secret-sunshine-200.jpgLee Chang-dong, of Peppermint Candy and Oasis, has won his widest acclaim yet with Secret Sunshine (Korea). As your basic domestic crime-thriller Born-Again-Christian female-trauma melodrama, it’s undeniably gripping.

Secret Sunshine earns its 130-minute length, because Lee needs time to do several things. He traces the assimilation of a widow and her little boy into a rural town. Then he must follow the remorseless playing out of a harrowing crime. He makes plausible her succumbing to fundamentalist Christianity and her growing conviction that she needs to forgive the criminal. And there are more changes to come.

For me the most unforgettable moment was the heroine’s appalled confrontation, in a prison visiting room, with the man who wronged her. His unexpected reaction dramatizes how religious faith can cultivate both emotional security and an almost invincible smugness. Jeon Do-yeon won the Best Actress award at Venice for her nuanced performance, and Song Kang-ho, best known for The Host and Memories of Murder, lightens the somber affair playing a man of indomitable cheerfulness and compassion.

sling-200.jpgI found Brillante Mendoza’s Slingshot (Philippines) quite absorbing. Hopping among various lives lived in the Mandaluyong slums, it’s shot run-and-gun style, but here the loose look seems justified by both production circumstances and aesthetic impact. It was filmed on actual locations across only 11 days, and though it feels improvised, Mendoza claims that it was fully scripted and the actors were rehearsed and their movements blocked. Most of the actors were professionals, intermixed with non-actors—a strategy that has paid off for decades, in Soviet montage films and Italian Neorealism. Slingshot reminded me of Los Olvidados, both in its unsentimental treatment of the poor and its political critique, the latter here carried by the ever-present campaign posters and vans threading through the scenes. I suspect that the final shot, showing an anonymous petty crime accompanied by a crowd singing “How Great Is Our God,” would have had Buñuel smiling.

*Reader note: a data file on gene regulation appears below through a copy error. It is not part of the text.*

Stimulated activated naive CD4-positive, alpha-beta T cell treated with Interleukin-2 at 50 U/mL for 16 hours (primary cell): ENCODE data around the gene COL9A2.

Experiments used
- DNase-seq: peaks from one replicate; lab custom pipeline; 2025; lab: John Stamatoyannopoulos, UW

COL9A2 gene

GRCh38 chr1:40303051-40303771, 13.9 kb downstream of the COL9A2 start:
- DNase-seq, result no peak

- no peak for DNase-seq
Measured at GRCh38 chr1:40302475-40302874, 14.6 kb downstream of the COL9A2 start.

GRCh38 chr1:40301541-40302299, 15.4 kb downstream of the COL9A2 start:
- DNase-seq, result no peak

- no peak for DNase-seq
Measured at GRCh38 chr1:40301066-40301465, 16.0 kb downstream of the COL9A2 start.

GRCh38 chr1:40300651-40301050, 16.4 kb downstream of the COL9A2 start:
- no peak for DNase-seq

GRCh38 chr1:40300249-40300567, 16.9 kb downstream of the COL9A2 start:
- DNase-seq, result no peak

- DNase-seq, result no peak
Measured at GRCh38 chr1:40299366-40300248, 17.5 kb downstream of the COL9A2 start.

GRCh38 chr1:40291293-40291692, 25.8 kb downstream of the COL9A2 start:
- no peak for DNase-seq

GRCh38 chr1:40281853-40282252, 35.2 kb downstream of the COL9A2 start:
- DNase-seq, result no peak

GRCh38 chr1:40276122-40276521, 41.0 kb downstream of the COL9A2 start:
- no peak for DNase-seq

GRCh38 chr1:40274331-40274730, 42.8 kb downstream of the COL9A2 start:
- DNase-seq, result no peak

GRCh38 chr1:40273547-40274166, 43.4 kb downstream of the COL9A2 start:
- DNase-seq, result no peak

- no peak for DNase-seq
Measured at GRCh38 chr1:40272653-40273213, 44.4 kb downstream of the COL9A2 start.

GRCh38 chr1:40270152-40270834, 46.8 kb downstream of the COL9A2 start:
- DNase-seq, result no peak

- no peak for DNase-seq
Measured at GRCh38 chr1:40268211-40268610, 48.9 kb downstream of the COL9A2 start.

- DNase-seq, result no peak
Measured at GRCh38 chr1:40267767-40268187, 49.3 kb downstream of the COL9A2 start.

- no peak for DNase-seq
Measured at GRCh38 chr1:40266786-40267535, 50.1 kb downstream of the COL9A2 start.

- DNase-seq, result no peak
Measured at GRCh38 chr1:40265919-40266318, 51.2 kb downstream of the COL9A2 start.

Off to China for Fujian Blue by Robin Weng (Weng Shouming). The setting is the southeastern coast, a jumping-off point for illegal immigration. The plotline has two lightly connected strands. In one, a boys’ gang tries to blackmail straying wives by photographing them with boyfriends, going so far as to sneak in homes and catch the couples sleeping together. The other plot strand presents Dragon, a boy who’s trying to sneak out of China and make money overseas. The whole affair is reminiscent of Hou Hsiao-hsien’s Boys from Fengkuei, and in Dragon’s story we can spot overtones of Hou’s distant, dedramatized imagery. Yet Weng adds original touches as well, including an almost subliminal ghost of London across the blue skies of the China straits.

mid-afternoon-250.jpgFujian Blue shared the festival’s Dragons and Tigers Award with Mid-Afternoon Barks (China) by Zhang Yuedong. The two films are very different; if Weng echoes Hou, Zhang channels Tati and Iosseliani. (When I asked him if he knew the directors, he didn’t recognize the names.) Mid-Afternoon Barks is broken into three chapters. In the first, a shepherd abandons his flock and wanders into a village. An unknown man shoots pool. Dogs bark offscreen. The shepherd shares a room with another visitor, but midway through the night, the innkeeper orders them to put up a telegraph pole. When he awakes, the man is gone, and so is the pole. He wanders on.

In the second episode . . . But why give away any more? In this relaxed, peculiar little film Beckett meets the Buñuel of The Milky Way and The Discreet Charm of the Bourgeoisie. As the enigmatic men without pasts or even psychologies wound their way through the long shots, Zheng’s quietly comic incongruities won me over long before the last dog had barked and the last ball had bounced.

Jia Zhang-ke is known principally for fiction films like Platform, The World, and Still Life, but from the start of his career he has shown himself a gifted documentarist as well. His In Public (2001) is a subtle experiment in social observation, and Dong (2006) made an enlightening companion piece to Still Life. Useless is more conceptual and loosely structured than Dong. Omitting voice-overs, Useless offers a free fantasia on the theme of China as apparel-house to the world.

The first section of the film presents images of workers in Guangdong factories as they cut, sew, and package garments. Jia’s camera refuses the bumpiness of handheld coverage; it opts for glissando tracking shots along and around endless rows of people bent over machines. (Now that fiction films try to look more like documentaries, one way to innovate in documentaries may involve making them look as polished as fiction films.) Jia also gives us glimpses of workers breaking for lunch and visiting the infirmary for treatment.